Reversible depression of transcription during hibernation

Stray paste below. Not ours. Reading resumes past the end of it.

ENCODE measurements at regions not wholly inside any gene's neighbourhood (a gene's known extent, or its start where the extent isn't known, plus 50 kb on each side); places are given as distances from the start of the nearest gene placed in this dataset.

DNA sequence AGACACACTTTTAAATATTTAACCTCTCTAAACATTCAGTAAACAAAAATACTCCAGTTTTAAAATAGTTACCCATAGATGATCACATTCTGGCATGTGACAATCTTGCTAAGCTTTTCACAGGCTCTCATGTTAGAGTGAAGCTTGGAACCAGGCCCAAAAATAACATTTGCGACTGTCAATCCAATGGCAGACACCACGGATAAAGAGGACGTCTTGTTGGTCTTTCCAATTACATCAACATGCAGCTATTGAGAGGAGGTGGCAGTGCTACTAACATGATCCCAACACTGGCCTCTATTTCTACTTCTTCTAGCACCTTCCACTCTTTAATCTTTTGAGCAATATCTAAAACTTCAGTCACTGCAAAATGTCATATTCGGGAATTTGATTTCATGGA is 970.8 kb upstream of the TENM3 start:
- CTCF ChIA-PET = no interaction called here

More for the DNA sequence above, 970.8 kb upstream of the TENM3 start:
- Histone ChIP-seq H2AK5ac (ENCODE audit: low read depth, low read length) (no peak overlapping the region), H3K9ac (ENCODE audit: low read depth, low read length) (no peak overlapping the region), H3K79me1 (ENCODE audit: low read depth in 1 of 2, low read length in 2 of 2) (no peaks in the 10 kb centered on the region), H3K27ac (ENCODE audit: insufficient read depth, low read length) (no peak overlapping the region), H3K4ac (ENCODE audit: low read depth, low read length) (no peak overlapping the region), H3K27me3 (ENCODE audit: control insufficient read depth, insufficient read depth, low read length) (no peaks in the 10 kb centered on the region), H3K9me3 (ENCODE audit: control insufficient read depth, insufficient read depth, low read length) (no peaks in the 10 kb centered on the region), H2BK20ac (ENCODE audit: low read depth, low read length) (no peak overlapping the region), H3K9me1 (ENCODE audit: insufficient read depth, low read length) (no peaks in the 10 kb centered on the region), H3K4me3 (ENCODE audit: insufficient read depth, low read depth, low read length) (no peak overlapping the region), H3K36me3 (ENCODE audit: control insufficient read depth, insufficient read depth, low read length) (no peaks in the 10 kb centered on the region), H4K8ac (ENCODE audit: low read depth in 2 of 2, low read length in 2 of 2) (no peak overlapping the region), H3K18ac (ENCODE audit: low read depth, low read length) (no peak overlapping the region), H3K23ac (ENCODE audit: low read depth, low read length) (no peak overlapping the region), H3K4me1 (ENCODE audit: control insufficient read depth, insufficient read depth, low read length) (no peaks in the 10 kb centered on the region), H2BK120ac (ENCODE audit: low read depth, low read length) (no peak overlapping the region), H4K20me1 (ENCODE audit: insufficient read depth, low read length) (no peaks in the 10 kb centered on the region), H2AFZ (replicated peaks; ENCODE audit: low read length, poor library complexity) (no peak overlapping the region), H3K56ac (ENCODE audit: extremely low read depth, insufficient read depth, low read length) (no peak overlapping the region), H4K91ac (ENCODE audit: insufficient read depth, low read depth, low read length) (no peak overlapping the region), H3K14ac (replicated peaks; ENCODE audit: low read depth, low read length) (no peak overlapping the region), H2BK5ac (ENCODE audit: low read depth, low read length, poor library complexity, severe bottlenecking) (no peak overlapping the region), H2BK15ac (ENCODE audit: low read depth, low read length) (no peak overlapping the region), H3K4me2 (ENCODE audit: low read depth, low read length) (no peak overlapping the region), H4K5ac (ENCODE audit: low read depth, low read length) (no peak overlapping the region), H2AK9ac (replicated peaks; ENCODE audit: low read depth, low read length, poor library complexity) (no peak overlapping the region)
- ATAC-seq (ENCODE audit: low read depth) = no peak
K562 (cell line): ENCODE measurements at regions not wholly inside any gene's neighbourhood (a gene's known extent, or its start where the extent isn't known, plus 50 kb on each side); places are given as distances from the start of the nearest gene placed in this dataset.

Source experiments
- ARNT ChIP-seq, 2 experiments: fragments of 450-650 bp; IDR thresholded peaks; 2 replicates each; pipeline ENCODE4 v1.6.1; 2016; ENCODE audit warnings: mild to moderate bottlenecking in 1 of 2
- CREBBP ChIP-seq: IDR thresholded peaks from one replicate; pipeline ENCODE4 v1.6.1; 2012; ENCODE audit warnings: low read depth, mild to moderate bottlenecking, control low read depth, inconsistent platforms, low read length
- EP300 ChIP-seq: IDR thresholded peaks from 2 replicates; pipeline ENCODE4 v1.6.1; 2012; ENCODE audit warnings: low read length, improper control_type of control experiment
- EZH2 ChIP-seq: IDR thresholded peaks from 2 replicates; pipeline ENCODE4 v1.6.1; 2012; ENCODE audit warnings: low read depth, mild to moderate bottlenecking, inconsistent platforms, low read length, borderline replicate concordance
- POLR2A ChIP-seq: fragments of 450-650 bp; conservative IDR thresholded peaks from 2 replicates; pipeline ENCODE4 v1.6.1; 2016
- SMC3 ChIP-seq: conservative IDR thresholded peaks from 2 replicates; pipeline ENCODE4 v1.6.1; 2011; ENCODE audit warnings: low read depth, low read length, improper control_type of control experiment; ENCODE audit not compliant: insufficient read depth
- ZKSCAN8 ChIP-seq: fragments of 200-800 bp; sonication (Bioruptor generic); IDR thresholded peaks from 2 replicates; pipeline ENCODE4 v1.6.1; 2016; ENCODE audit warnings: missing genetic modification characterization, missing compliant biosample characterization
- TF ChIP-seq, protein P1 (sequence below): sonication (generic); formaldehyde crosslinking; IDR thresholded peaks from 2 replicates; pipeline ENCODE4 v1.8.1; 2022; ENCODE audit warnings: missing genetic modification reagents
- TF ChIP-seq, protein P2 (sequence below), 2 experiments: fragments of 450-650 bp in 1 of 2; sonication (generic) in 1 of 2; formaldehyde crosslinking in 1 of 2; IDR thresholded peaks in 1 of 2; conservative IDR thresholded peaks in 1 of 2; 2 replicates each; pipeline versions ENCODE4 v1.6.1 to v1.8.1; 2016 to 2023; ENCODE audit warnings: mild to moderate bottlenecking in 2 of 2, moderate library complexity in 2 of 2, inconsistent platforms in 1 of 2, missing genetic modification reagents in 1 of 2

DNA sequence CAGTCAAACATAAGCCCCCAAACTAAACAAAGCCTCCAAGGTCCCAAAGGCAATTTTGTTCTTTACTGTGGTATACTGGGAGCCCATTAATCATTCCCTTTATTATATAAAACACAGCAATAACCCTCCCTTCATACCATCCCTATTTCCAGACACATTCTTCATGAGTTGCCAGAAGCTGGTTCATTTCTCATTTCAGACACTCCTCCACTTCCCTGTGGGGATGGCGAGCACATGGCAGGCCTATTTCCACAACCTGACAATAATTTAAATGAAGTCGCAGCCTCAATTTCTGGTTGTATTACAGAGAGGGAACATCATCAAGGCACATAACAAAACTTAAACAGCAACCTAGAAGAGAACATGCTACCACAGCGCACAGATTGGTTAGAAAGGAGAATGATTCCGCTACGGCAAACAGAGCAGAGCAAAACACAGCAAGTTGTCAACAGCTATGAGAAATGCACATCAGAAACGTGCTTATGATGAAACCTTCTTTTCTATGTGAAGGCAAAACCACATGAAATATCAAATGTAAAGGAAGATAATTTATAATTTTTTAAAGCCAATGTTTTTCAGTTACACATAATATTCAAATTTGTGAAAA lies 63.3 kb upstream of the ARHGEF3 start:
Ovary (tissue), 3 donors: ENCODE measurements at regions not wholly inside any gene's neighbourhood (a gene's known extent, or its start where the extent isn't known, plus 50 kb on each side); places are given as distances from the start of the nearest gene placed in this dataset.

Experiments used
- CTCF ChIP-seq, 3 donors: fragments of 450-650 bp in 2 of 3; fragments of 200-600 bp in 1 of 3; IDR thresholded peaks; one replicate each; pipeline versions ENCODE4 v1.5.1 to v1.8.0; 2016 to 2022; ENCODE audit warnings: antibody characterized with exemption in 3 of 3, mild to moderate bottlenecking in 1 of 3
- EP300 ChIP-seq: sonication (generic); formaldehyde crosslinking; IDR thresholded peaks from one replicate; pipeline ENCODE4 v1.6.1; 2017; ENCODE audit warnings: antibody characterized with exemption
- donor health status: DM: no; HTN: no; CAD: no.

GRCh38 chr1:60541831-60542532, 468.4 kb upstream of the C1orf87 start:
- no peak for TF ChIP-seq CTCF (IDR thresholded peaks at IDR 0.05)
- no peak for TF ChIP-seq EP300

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Mammalian hibernators downregulate processes of energy production and consumption while maintaining cellular homeostasis. Energetic costs of transcription must be balanced with demands for gene products. Data from nuclear run-on assays indicate transcriptional initiation is reduced two fold in torpid golden-mantled ground squirrels (Spermophilus lateralis) as compared to euthermic animals between bouts of torpor. In addition, elongation rates across the temperature range experienced by hibernators indicate a virtual arrest of transcription at the low body temperatures of torpor. Finally, there is no seasonal compensation or species-specific adaptation for increased elongational capacity in the cold. Thus, it appears that hibernators are not specifically adapted to continue transcription during torpor. Taken together, these data indicate that transcription arrests during torpor because of a moderate depression of initiation and a more severe inhibition of elongation, largely due to temperature effects. Restoration of euthermic body temperatures during the interbout arousals reverses this transcriptional depression and permits gene expression.
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